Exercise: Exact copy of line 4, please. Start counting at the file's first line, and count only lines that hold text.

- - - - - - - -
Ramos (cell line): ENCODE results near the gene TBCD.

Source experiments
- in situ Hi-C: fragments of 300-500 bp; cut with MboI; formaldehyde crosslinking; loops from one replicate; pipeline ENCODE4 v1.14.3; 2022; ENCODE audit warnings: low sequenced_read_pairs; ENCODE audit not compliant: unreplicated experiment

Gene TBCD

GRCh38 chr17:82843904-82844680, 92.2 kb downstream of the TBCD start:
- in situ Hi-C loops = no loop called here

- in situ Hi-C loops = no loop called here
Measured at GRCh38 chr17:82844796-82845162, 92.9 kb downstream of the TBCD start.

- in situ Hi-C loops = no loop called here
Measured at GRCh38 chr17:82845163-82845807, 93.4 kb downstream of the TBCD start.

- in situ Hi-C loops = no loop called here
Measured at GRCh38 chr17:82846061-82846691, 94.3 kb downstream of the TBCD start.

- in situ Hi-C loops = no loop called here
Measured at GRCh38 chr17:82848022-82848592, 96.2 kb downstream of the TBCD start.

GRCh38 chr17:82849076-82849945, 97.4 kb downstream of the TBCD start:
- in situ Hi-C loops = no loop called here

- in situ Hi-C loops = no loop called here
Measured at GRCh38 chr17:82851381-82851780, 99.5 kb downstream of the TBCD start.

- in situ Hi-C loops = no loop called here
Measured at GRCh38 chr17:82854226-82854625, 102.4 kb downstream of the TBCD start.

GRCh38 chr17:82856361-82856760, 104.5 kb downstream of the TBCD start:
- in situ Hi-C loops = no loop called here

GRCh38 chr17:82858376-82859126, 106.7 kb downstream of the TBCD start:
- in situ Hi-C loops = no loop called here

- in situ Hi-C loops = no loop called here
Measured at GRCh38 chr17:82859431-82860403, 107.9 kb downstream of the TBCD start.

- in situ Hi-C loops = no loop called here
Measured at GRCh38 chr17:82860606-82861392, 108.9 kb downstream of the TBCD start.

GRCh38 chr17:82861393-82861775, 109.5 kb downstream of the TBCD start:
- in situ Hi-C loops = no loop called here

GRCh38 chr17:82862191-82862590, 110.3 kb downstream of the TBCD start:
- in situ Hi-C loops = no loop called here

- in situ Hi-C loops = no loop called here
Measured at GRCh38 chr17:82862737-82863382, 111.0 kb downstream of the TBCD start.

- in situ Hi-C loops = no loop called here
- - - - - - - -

Gene TBCD